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50 years of transforming young lives through music!


In 1970, Larry Westland founded the first youth music event, which initially came to be 'Festival of the Music for Youth'. Instead of being a competition with 1st place, 2nd place, 3rd place, the festival was to instead give out 'outstanding performance awards' and 'highly commended awards' to young, talented musicians.


The first Music for Youth festival took place at The Lyceum on The Strand in July 1971, with 400 young people involved. TES created media around the event and gave the moment tremendous support, and the writer and broadcaster Derek Jewell created coverage around it.

“There was such a wonderful atmosphere at that first event. In a quiet way the young people were in awe. It went off with such a bang and was a real eye-opener for me. I remember there was a little girl singing in the front row of a choir who fainted because she was so taken aback by the experience. She got up though, and carried on singing.

The Festival of the Music For Youth had such a tremendous reception - it was received with such high support and encouragement from parents and teachers alike. People really favoured that it wasn’t competitive and that we encouraged music of every genre, from instrumental music to ensembles.”
— Larry Westland, Founder of Music for Youth


As the first festival was such a success and had hundreds of young people involved, the 'Festival of the Music For Youth' moved to a bigger venue for its second year - the Fairfield Halls in Croydon.

Initially, groups from outside of London recorded tapes to be considered for the festival by assessment from judicators. Having received up to 2000 of these entries, 'Festival of the Music For Youth' felt it was important to ensure as many young people as possible could experience the atmosphere of the festival, who might not otherwise have the chance due to distance. The Regional Festivals were created, allowing for greater accessibility for young people and ultimately enabling more people to get involved.

To this day, the Regional Festivals take place between February and April in almost 50 locations nationwide. They offer young musicians the chance to perform and share their music, listen to performances from other groups, meet other musicians and gain expert advice from professional musicians and music educators.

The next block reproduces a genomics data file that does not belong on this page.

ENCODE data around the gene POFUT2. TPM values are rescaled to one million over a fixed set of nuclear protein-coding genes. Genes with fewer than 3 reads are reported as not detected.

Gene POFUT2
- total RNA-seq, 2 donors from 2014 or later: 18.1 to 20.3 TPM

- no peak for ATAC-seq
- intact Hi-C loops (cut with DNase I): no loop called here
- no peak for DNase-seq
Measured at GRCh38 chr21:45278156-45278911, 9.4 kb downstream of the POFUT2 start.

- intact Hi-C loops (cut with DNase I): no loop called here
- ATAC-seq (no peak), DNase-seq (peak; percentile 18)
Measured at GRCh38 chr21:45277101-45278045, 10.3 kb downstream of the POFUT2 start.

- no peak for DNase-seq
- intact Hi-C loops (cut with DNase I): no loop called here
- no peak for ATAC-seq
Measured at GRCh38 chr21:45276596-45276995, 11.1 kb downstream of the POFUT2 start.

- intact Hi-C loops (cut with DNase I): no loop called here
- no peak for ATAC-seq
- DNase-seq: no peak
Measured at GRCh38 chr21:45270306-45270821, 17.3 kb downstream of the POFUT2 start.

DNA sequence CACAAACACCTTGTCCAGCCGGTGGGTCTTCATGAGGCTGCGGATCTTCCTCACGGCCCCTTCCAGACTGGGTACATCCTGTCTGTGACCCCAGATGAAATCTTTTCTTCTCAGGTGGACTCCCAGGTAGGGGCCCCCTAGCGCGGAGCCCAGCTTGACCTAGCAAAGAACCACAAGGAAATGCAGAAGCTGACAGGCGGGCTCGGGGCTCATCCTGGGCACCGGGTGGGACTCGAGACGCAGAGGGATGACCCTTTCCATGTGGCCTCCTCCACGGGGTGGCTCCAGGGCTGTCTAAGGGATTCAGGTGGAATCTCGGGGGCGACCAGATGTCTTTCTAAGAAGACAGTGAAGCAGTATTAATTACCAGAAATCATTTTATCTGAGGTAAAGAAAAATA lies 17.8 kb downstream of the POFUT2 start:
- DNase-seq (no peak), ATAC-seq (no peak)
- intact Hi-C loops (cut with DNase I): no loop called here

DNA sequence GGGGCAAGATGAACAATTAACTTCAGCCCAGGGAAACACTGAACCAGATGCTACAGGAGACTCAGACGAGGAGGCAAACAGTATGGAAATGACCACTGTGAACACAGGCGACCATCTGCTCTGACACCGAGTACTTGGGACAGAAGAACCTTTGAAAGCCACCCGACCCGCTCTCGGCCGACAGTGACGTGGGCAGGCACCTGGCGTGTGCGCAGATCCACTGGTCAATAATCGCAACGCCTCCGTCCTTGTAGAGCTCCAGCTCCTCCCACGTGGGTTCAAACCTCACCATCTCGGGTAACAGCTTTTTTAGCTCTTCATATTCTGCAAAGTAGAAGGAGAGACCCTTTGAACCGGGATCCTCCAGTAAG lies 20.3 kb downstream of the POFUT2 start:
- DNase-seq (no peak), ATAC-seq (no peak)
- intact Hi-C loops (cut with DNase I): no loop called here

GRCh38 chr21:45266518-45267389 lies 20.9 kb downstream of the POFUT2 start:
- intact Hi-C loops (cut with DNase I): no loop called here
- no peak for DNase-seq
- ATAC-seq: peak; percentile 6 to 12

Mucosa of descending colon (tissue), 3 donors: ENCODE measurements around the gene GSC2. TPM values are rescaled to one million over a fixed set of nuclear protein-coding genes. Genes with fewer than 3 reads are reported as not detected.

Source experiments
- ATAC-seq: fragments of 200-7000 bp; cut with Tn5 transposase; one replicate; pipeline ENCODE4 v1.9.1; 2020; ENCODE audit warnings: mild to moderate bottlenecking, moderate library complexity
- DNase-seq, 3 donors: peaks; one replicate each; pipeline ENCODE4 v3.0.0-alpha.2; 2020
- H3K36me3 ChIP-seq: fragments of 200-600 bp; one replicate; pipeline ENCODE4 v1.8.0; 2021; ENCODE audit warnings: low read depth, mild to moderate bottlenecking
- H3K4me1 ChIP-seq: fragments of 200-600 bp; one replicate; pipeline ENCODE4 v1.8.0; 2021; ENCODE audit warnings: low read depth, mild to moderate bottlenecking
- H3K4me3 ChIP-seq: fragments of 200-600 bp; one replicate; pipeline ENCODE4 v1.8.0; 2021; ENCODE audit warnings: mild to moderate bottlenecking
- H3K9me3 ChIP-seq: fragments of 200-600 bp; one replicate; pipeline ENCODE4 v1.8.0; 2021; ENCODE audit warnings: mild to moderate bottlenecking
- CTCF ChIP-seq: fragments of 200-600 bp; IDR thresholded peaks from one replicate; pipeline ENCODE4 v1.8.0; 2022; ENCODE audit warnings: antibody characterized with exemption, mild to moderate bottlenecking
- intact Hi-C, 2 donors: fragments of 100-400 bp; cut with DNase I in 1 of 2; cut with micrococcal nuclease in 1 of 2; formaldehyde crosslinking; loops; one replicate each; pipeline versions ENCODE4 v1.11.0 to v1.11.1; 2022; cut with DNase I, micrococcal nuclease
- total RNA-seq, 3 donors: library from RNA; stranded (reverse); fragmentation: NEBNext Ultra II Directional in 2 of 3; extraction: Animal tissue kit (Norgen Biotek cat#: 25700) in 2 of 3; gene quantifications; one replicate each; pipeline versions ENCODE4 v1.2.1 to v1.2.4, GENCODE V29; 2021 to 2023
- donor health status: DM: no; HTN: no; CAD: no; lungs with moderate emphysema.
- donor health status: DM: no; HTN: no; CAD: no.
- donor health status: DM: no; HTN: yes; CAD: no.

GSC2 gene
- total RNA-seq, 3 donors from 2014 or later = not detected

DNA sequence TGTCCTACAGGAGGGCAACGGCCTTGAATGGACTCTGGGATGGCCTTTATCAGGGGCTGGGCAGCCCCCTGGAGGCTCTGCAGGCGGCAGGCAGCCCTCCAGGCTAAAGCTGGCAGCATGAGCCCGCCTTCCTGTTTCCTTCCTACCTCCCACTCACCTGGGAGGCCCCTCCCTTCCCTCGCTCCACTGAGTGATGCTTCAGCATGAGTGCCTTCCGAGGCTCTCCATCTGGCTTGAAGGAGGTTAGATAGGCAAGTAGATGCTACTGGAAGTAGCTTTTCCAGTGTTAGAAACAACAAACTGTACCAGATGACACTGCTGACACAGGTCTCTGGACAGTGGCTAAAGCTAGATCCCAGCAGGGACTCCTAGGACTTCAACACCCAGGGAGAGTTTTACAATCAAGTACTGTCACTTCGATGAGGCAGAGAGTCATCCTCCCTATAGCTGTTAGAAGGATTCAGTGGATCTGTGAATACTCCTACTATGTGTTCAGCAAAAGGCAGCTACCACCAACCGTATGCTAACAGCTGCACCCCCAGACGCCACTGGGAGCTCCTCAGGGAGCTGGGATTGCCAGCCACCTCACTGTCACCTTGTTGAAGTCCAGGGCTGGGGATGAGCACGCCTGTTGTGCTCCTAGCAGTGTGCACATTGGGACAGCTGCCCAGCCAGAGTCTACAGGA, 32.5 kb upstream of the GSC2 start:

By 1973, 'Festival of the Music For Youth' was expanding exponentially, and received funding by The Association of Music Industries (now MIA).


The idea for a schools prom was born at the National Festival of Music for Youth in 1974. The standard and talent was so fascinating that the Writer and broadcaster Derek Jewell suggested the team get more public spotlight on youth music, to encourage more young people to play music.


This led to the formation of the Schools Prom in 1975 at the Royal Albert Hall. The first Schools Prom took place on Tuesday 4 November 1975 at The Royal Albert Hall, having sold out in days. With support from The Times, it was an immediate success.


"It appears,in a way, such an obvious idea: a Schools Prom.There is now so much good music, in such sparkling diversity of styles, being produced in the schools of Great Britain, it’s surprising that tonight’s concert is the first of what we hope will be many such annual presentations in the years to come." - Humphrey Metzgen


“I found my copy of the vinyl that was made following the first ever Schools Prom as it was called in those days! I played 1st Oboe and we played l'apres midi d'un faune. The performance was amazing and I went on to study oboe & piano at RCM - followed up by a teaching career. I still play in local orchestras.” - Susan Simington, Brighton Youth Orchestra


Evelyn took part in the festivals at the Fairfield Halls when she was at school and she was also part of the Cults Percussions Ensemble, which later became the Grampian Schools Percussion Ensemble.

Dame Evelyn Glennie said: "My favourite memory is the vastness of the audience – so many people attended and I had never experienced playing to such large audiences. This formed in my mind that I wanted to pursue the career of a solo percussionist."


The 1980’s marked the beginning of a decade where Music for Youth was ever thriving, with more young people being involved, and a high standard of music-making. By the end of the 80's 50,000 young people from all over the country had taken part.